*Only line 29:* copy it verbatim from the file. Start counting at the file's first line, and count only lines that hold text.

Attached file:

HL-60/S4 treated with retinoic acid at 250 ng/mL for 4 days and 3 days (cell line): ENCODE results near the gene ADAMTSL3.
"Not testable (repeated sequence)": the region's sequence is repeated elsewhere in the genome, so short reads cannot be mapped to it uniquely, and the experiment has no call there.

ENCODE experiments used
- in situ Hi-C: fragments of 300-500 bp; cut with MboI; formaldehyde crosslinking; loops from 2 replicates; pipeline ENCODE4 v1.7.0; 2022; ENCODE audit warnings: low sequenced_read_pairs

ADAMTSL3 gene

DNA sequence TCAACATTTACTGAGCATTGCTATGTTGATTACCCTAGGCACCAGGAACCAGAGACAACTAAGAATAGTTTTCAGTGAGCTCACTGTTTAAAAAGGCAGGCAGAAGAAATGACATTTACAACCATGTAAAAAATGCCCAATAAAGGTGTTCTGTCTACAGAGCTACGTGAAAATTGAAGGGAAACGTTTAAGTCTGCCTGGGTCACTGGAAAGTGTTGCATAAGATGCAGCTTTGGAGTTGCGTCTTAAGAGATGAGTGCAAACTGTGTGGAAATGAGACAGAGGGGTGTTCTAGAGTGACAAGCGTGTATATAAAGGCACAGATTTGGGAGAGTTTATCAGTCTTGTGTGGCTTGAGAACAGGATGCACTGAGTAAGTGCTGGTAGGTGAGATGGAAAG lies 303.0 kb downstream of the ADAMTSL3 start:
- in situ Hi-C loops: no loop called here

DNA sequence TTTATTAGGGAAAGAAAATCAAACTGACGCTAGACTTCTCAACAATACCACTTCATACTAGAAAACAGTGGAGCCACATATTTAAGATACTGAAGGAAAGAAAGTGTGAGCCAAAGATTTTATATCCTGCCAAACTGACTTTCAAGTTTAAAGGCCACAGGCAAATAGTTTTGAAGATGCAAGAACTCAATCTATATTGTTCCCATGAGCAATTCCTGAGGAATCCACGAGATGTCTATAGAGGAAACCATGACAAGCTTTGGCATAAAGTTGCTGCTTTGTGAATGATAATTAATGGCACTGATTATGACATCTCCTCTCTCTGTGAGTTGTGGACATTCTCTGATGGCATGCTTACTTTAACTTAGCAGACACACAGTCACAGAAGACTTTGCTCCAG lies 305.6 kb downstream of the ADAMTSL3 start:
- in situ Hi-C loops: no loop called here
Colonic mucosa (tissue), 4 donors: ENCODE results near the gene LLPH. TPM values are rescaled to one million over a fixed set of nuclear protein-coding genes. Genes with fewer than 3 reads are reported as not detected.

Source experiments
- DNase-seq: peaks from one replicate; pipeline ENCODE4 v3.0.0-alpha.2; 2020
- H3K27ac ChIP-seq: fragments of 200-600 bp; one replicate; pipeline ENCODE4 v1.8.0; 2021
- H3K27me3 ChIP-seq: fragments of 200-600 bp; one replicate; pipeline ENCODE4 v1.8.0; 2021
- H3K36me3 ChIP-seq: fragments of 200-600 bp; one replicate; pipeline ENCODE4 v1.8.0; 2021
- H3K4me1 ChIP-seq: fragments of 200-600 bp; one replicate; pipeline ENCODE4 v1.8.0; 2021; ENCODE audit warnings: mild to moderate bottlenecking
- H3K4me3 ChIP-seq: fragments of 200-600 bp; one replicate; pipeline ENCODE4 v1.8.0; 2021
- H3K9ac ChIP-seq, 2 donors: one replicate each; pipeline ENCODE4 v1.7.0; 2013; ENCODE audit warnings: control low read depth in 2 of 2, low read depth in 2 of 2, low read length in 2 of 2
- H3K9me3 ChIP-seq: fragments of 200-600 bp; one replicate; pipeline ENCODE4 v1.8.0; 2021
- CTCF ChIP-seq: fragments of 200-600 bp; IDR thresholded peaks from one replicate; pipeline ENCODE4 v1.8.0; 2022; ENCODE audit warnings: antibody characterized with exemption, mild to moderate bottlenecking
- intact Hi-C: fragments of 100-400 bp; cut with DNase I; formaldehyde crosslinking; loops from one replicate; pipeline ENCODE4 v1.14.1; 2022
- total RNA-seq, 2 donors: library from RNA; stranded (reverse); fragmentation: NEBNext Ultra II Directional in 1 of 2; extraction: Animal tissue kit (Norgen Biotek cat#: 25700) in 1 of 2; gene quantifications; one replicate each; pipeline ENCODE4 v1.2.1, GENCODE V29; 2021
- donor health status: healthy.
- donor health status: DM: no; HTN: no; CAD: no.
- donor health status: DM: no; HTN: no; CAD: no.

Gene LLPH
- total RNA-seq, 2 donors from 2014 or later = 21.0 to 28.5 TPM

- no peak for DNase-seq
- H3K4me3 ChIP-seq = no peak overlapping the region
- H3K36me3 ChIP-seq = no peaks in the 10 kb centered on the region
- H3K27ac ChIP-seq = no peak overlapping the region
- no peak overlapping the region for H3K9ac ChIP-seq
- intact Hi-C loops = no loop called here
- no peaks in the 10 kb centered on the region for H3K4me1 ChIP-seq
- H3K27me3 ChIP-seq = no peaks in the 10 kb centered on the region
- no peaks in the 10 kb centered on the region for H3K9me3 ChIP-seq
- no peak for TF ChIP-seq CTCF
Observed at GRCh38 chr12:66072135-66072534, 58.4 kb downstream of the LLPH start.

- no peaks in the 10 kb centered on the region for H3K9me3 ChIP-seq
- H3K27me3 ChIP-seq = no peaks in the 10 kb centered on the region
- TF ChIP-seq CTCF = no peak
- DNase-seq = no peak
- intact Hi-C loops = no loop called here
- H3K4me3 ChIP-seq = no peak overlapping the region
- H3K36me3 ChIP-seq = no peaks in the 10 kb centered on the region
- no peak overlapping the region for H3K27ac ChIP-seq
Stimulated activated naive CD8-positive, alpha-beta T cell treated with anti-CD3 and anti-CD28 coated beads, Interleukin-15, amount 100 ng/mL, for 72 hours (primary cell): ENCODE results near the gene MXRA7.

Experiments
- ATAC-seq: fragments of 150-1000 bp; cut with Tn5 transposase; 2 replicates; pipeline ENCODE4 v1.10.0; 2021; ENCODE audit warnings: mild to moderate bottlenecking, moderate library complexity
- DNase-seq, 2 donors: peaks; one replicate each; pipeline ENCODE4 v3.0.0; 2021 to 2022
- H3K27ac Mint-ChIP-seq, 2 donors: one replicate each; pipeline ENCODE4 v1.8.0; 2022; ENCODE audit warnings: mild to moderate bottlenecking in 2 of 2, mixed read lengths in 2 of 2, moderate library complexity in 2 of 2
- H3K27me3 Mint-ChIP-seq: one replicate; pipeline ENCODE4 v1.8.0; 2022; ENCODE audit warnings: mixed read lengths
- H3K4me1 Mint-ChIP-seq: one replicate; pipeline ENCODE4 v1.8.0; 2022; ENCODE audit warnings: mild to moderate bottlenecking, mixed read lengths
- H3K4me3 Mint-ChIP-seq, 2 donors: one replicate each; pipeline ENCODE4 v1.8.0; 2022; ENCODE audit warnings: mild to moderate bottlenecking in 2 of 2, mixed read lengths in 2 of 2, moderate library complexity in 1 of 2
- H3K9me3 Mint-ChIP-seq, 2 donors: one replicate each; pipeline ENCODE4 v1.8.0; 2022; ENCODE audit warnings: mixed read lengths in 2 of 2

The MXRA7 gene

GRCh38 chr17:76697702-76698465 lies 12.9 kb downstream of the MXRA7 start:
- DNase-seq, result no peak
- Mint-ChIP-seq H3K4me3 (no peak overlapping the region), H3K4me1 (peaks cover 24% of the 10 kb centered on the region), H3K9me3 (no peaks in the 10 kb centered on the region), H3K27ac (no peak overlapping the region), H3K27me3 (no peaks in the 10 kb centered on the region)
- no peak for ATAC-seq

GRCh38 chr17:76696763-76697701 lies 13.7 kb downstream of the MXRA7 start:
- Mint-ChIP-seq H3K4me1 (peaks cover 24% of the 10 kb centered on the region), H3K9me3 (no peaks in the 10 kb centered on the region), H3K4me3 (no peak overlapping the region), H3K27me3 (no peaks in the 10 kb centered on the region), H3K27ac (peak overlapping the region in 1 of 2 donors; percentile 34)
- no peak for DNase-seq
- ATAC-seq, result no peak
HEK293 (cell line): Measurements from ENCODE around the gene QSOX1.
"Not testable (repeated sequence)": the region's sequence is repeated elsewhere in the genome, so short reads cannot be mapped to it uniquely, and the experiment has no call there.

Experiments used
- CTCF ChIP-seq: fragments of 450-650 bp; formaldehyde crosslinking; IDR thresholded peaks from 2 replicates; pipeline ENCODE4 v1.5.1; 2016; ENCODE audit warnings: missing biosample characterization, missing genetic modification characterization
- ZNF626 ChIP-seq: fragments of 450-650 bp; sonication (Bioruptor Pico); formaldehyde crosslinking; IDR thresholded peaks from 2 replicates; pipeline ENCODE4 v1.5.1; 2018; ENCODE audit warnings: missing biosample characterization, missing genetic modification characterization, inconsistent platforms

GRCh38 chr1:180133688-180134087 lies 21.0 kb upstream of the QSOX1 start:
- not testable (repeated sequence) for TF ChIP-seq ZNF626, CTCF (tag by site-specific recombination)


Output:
- H3K4me3 ChIP-seq = no peak overlapping the region